Flax Lily (Dianella tasmanica 'Variegata') has been utilized to the fullest at Hoe and Shovel and several posts have been previously written about my admiration for it. By some standards it is probably over-used. When I first fell in love with it I implemented it mostly as an edging plant for curvaceous borders. Once established I began dividing it and placing it in container plants as vertical interest and sometimes clumping it in groups within a planting bed.
It IS a versatile Florida-Friendly plant with that much-loved upright habit that tends to draw my attention in many plant varieties.
I almost always recommend flax lily to my clients as it is a low maintenance, highly drought tolerant, cold hardy in winter plant that remarkably adapts well to either the sun or shade.
What's NOT to love, right?
Over time I've discovered that it has some attributes that aren't particularly exciting.
The most noticeable being the older, outer leaves on each fan blade eventually die and turn brown. We've all heard about flax lily rust, too. I can live with them showing a little bit of rust but along with the aging leaves the overall plant can eventually become unsightly.
With hundreds (mostly from divisions) of flax lily planted throughout the garden it was time to find a solution.
If you've been wondering what to do to help your flax lily come alive and return to that beautiful vigor you first loved about these great plants follow along for a simple how-to pictorial on cleaning them out.
One by one it was my aim to clean out every 'blade' that displayed any sign of death. It was a scary thought at first. What in the world would be left of each plant? Rather than pulling out just the brown leaves I decided to boldly cut back the entire blade. Each one displaying any sign of age. Plant by plant.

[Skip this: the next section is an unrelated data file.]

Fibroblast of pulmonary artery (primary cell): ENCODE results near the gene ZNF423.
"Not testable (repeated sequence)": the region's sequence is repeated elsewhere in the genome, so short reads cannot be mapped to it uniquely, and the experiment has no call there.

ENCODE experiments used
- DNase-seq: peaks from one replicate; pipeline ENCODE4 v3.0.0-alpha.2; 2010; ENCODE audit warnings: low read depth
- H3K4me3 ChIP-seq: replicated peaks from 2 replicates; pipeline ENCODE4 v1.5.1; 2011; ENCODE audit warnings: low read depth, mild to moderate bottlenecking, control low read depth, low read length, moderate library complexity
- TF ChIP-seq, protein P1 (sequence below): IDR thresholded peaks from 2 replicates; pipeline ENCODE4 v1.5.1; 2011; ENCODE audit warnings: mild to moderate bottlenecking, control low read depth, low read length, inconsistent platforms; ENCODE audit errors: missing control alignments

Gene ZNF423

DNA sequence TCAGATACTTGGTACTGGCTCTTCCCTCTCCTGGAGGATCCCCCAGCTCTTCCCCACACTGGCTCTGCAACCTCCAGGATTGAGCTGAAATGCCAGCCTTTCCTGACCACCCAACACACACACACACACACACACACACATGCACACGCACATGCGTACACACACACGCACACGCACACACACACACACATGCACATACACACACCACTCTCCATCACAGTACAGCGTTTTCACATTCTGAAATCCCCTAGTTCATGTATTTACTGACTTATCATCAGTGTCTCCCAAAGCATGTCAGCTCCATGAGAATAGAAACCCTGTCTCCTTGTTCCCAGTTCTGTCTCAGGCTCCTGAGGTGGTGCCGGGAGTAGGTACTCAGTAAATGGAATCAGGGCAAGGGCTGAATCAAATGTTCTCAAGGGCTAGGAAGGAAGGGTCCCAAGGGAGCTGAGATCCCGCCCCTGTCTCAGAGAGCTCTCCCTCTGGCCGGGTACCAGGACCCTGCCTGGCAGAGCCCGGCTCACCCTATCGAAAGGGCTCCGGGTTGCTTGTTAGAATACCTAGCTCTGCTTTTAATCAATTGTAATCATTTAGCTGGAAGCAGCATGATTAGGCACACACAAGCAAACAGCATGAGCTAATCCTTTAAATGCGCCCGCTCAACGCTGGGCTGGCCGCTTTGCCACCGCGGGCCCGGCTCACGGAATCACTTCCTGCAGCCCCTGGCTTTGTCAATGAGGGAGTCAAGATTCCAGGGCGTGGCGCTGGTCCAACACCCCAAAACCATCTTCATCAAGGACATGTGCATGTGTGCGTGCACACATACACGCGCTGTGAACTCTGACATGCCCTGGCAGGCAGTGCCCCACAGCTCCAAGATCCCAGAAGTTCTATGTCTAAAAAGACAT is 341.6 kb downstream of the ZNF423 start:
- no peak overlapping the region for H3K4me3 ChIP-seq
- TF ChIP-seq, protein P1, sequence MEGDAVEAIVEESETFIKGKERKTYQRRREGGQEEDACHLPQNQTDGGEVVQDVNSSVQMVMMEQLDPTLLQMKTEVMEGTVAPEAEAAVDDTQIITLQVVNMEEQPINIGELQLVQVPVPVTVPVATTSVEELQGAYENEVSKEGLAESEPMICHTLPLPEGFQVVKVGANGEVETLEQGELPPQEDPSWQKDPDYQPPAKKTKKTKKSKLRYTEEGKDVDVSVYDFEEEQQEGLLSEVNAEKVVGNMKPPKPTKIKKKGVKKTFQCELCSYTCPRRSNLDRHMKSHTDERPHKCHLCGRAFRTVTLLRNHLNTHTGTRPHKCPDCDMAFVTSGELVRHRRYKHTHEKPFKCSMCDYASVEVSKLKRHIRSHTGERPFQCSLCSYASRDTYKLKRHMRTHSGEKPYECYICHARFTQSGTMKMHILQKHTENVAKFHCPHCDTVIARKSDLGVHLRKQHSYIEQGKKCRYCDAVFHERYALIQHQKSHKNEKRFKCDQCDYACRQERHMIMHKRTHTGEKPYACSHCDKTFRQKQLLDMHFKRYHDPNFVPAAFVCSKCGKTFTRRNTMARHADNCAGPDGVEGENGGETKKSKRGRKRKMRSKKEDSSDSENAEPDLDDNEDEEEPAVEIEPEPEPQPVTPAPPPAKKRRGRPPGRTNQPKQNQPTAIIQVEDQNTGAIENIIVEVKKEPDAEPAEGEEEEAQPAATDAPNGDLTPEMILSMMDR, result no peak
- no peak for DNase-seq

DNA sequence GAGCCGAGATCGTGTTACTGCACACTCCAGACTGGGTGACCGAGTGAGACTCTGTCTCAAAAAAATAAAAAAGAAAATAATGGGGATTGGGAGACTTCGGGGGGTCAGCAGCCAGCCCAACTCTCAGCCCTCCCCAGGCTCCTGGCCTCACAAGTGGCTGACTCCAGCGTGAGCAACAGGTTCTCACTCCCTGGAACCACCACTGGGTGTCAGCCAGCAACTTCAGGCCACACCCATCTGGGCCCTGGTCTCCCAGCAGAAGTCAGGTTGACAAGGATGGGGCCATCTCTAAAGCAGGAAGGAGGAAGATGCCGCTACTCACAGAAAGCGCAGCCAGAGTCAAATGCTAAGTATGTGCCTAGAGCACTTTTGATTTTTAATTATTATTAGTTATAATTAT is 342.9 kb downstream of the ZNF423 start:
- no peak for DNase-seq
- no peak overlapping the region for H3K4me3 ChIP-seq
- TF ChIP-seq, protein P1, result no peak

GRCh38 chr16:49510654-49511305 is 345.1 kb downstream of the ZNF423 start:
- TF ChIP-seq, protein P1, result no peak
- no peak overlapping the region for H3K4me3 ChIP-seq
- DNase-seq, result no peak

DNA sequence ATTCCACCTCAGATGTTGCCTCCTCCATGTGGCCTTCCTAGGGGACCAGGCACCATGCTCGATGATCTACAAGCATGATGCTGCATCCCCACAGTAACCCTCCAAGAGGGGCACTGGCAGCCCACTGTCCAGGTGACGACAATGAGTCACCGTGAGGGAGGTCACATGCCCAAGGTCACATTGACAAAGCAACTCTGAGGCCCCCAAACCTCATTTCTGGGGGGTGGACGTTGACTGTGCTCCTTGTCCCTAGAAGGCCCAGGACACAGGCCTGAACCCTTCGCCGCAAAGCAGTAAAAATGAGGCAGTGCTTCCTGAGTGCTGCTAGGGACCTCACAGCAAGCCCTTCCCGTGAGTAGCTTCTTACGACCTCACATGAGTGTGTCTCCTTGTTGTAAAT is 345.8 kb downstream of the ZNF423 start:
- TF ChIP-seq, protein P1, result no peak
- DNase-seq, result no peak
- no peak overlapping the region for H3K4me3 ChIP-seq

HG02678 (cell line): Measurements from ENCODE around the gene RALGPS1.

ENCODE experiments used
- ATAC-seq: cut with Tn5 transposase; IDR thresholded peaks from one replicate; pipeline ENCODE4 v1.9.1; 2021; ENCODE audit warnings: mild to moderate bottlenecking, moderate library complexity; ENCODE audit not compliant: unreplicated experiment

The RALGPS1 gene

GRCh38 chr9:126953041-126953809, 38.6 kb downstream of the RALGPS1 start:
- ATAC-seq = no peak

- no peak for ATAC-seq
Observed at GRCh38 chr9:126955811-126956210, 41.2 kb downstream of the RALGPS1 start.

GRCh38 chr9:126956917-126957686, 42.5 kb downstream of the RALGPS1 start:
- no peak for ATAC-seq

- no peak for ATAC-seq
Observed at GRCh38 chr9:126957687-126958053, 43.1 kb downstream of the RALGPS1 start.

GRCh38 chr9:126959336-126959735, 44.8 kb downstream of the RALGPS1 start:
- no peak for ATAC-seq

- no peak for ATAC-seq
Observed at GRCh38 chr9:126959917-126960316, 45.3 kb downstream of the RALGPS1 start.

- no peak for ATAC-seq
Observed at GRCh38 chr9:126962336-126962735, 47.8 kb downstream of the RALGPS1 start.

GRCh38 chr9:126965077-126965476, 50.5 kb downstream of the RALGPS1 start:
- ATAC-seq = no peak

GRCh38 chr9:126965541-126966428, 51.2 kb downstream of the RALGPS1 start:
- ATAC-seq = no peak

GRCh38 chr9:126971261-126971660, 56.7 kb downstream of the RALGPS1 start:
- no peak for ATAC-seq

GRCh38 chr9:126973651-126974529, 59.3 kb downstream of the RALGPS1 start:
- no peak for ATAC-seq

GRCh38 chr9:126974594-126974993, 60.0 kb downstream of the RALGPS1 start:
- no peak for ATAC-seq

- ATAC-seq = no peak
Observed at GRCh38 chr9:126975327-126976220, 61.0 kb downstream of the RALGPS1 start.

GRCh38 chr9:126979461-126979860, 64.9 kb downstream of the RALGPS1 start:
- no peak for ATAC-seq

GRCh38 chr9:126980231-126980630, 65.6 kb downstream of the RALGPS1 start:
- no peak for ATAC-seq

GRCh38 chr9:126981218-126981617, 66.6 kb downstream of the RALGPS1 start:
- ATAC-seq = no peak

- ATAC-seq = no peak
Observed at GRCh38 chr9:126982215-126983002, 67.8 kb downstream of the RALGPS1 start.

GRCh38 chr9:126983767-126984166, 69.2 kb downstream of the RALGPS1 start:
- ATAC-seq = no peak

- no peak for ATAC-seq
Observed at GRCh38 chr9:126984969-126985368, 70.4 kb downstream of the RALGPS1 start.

Using a sharp pair of hand pruners remove the entire blade by cutting it at the base. This is a good time to pull back some of the leaves (or mulch) that have piled up around the bottom. No mulch at the base is good for the plant in any instance as it helps air circulation and allows for better drainage to the roots.
While it seemed like a severe move at first to remove so much foliage from each plant (debris from two pruned plants above) I have a good feeling that with Florida's heat and humidity they will return quickly. And be healthier going into the summer.
It was encouraging to see all the new growth/blades revealed once the old ones were thinned out.
And the final results were refreshing ... much thinner and smaller in size but so healthy in appearance. Completing this task actually gave the whole garden a bit of a face lift.
How does your flax lily grow? I see these issues all around town so I'm wondering if gardeners have had the same experience as I have here and what did you do about it???